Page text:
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The Journal of biological chemistry

Mammalian tissue trypsin-like enzymes. Comparative reactivities of human skin tryptase, human lung tryptase, and bovine trypsin with peptide 4-nitroanilide and thioester substrates.


PMID 6358206

Abstract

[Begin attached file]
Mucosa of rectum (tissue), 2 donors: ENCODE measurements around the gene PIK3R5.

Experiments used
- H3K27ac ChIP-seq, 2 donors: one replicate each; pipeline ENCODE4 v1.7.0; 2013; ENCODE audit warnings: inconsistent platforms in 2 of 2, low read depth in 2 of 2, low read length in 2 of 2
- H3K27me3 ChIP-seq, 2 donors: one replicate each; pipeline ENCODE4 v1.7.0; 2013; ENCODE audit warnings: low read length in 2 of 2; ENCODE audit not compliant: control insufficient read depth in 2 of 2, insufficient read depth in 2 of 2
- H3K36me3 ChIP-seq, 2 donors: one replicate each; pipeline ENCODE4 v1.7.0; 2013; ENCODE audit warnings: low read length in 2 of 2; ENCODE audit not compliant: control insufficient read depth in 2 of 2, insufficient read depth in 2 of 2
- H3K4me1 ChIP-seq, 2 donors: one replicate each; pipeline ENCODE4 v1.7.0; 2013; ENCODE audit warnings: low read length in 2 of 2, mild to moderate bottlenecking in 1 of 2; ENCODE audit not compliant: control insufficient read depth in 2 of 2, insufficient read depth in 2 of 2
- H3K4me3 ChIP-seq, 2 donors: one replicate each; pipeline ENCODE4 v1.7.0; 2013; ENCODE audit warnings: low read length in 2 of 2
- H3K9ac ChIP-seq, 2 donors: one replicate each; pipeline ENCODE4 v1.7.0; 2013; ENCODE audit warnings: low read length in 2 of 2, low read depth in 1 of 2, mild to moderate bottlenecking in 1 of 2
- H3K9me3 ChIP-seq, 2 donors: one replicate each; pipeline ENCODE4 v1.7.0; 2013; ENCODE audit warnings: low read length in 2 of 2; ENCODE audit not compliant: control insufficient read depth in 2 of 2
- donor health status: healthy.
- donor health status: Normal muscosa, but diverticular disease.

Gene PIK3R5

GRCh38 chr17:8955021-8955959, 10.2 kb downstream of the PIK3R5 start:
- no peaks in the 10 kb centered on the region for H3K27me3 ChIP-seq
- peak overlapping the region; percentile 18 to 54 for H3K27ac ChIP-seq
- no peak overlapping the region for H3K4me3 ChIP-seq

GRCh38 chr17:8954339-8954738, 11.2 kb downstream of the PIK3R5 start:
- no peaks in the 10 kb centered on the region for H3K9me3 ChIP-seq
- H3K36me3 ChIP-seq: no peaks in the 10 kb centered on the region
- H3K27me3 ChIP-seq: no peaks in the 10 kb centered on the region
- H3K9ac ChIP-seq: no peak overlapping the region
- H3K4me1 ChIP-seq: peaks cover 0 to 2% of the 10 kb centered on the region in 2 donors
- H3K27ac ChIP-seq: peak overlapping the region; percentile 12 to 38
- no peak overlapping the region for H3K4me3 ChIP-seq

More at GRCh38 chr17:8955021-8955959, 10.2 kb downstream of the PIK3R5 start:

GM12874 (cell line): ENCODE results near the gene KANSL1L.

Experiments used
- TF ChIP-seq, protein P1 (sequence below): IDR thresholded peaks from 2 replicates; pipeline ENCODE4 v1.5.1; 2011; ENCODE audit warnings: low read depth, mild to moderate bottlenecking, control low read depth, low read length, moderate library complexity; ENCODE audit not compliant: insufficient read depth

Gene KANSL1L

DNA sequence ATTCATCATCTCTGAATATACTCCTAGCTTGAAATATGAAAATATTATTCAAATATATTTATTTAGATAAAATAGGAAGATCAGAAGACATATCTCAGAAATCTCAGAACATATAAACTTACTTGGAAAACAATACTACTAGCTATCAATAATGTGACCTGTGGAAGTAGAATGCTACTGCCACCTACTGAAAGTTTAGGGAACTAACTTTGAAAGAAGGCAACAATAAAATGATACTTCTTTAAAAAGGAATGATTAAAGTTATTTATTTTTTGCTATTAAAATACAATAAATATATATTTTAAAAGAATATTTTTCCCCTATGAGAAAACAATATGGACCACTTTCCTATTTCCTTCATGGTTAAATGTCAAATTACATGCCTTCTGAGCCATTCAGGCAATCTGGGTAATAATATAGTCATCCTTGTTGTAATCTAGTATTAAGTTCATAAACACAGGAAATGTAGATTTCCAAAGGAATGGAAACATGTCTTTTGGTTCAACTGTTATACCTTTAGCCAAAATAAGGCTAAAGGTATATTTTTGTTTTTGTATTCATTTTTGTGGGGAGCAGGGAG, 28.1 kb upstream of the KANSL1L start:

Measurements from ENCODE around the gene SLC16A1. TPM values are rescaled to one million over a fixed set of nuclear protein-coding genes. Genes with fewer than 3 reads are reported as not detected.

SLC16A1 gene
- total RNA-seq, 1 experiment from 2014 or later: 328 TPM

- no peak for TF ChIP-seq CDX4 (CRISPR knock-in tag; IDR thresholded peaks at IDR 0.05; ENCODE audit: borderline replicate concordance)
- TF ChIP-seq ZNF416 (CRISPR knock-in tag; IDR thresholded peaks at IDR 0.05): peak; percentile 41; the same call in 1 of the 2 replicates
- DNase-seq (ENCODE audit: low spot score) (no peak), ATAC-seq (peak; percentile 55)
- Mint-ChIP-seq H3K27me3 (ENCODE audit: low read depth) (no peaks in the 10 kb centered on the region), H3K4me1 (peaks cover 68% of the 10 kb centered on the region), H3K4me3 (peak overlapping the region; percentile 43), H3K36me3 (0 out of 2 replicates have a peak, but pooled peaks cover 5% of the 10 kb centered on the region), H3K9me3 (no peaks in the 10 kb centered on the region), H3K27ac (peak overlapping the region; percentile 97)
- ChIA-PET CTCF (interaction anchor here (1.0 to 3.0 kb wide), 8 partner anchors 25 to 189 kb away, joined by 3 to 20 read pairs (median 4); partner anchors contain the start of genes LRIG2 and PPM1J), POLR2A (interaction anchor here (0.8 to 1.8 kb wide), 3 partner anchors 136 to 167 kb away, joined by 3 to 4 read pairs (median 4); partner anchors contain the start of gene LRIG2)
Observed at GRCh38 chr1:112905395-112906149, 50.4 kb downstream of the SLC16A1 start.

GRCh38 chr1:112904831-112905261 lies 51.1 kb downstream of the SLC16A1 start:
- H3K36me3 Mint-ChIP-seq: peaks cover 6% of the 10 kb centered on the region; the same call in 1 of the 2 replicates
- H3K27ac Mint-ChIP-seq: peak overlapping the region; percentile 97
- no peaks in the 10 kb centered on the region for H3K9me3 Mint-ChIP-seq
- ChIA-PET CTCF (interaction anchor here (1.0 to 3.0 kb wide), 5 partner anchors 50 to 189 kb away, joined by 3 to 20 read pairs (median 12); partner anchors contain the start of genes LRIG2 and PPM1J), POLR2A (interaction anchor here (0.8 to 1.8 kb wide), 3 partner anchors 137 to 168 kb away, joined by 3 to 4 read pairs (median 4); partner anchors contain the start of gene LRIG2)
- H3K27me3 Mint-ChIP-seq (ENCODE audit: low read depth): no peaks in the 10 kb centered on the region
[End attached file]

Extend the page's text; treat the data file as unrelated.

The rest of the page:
The subsite specificity of human lung and skin tryptase (trypsin-like enzyme) has been studied at pH 7.5 using 17 amino acid and dipeptide thioester substrates and 14 tripeptide 4-nitroanilide substrates. The reactivity and specificity of the human tryptases were compared with bovine trypsin and other trypsin-like enzymes. Neither tryptase was similar to either kallikrein or factor XIIa (Hageman factor). The skin enzyme was the most reactive as measured by the specificity constant kcat/KM. The best substrate was benzyloxycarbonyl(Z)-Lys-Arg-S-CH2CH(CH3)2 which had a kcat/KM value of 59,000,000 M-1 S-1. Only a single substrate, Z-Glu-Phe-Arg-4-nitroanilide, was slightly more reactive with the lung tryptase. Both enzymes have extended substrate-binding sites and proline residues at P3 substantially decrease kcat/KM. Both enzymes preferred the tripeptide 4-nitroanilides with a P2 Gly residue over Phe, and both favored the substrate Z-Lys-Gly-Arg-4-nitroanilide over similar substrates containing six other representative amino acid residues at P3. The lung enzyme was inhibited over three times faster by p-amidinophenylmethanesulfonyl fluoride than the skin enzyme. The preference of the skin tryptase for substrates with two terminal basic residues indicates that this enzyme could process prohormones and proproteins which contain this structural feature at the cleavage site. The substrates reported in this paper should be useful for the further characterization of the physiologic function of tryptases.

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